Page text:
I haven't watched any cooking shows since the days of julia child.  I'd rather read cookbooks.  Breakfast is the best time, since i have to sit for a good half hour waiting for my blood pressure to rise up enough to consider myself definitely alive.   Watching a show takes a lot more time.  I would like do DO one though.  That's been my dream since i was a very little kid making mudpies over 50 years ago.  I would call it "in cheerful chaos" which is how i cook (don;t anyone dare take that name - it's mine!!!).  I think i would only like cooking shows that show real people who work and have real kitchens without anyone chopping things and cleaning up for them but can pull out amazing meals in very little time. 

"Siduri said, 'Gilgamesh, where are you roaming? You will never find the eternal life that you seek...Savour your food, make each of your days a delight, ... let music and dancing fill your house, love the child who holds you by the hand and give your wife pleasure in your embrace.'"
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"Siduri said, 'Gilgamesh, where are you roaming? You will never find the eternal life that you seek...Savour your food, make each of your days a delight, ... let music and dancing fill your house, love the child who holds you by the hand and give your wife pleasure in your embrace.'"
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post #10 of 29

The Barefoot Contessa is a reference to the Ava Gardner movie and the style of summer entertaining particular to summering in upscale Long Island NY.

It's unfair to criticize her for identifying a market need and successfully catering to it. 

 

BTW-she's a lovely person-I've worked with her many times. She knows her stuff.

www.foodandphoto.com

Liquored up and laquered down,
She's got the biggest hair in town!

Reply

www.foodandphoto.com

Liquored up and laquered down,
She's got the biggest hair in town!

Reply
post #11 of 29
Quote:
Originally Posted by foodnfoto View Post

While I usually don't like to jump on these "Who do we hate on Food TV" threads, I thought this article from today's NY Times might interest some of you

 

http://www.nytimes.com/2012/07/11/dining/what-happens-after-restaurant-impossible-leaves-town.html?ref=dining

 

Mr. Irvine seems to make the same glaring mistake that many egotistic chefs do; that is, overvaluing his unique and personal vision of food and cuisine AND ignoring the needs, desires, scope and limitations of the local market. Mr. Irvine should add a market research team to his corral of design and culinary experts.

 

BTW, I find Guy Fieri's man-girdle enormously entertaining.

His show is not unlike Gordon R's "Kitchen Nightmares" Pretty much the same scenario.

Interesting though, how they can only see the superficial parts of the failing business but not the real problems behind it.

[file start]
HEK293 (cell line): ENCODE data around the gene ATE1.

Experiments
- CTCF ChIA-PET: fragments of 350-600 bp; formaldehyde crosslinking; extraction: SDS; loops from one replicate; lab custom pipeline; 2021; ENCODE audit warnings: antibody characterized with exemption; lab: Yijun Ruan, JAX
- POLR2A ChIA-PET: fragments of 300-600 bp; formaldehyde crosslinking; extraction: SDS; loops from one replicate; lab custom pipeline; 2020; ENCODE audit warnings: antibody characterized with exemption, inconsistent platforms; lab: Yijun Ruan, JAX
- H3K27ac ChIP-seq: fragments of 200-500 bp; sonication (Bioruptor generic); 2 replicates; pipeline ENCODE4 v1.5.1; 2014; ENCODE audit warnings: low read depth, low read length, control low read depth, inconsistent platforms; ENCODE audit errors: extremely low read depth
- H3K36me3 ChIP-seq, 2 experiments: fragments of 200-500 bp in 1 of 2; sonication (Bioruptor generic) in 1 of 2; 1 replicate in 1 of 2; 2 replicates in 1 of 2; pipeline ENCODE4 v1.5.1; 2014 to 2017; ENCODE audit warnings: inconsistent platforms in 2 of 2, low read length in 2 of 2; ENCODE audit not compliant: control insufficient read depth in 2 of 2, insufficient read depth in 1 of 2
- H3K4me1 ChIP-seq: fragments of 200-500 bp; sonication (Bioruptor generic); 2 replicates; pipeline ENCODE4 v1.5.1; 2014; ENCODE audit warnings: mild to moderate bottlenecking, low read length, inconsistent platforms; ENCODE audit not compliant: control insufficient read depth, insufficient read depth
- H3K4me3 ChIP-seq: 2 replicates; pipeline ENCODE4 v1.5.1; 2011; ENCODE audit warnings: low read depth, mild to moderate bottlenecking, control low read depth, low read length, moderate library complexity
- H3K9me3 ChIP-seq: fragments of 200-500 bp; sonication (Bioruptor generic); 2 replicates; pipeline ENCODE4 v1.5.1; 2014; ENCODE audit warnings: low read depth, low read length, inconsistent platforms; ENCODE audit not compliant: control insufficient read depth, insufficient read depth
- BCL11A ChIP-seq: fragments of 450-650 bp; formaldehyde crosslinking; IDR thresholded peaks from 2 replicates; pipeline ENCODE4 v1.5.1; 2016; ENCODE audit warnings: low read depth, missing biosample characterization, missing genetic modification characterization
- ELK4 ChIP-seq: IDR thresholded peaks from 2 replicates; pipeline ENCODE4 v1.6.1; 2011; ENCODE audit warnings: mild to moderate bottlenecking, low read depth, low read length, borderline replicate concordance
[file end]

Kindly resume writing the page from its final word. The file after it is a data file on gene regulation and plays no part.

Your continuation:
They do really know, but this wouldn't make for good ratings and viewers so it'l all left on the editor's floor.

 

I'll watch "Diner's Drive In's and Dives" with the sound off.

I have a hard time even looking at they "Guy."

post #12 of 29

On one episode of RI, Irvine was helping out a BBQ joint.

He (rightfully so) gave the owner a rough time for the fact that their family BBQ sauce recipe started with a gallon of prefab BBQ sauce and had a few mundane ingredients added.

He stressed how ridiculous this was, and how everything should be from scratch.

Then they do a cook off, the owners ribs against his own.

Robert notes that the owner is applying a dry rub to his ribs, rather disdainfully, then shows how his are better by starting with a wet rub of worcestershire and soy sauce.

Not the most innovative wet mop I've heard of.

Then he applies his own dry rub on top of the wet, and rattles off the ingredients. All sounded okay until he said the words "and a seafood seasoning blend".

WTF?

Not much difference buying a BBQ base or a seafood spice.

If I can make it, I make it.

From my cajun seasoning to my steak rub, rib rub, whatever.

I've been trying to stress that to one of my cooks.

He gave me a steak seasoning recipe that consisted of about 20 ingredients. At least five of them were premade blends, like Montreal Steak Seasoniing, Old Bay Seasoning, etc.

I told him if he likes the Montreal season, look at the ingredient list and try to duplicate it, but personalize it at the same time.

I have no problem instructing my cooks in this manner.

Robert needs someone to instruct him as well.

Knowledge is knowing a tomato is a fruit. Wisdom is not putting it in a fruit salad.
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Knowledge is knowing a tomato is a fruit. Wisdom is not putting it in a fruit salad.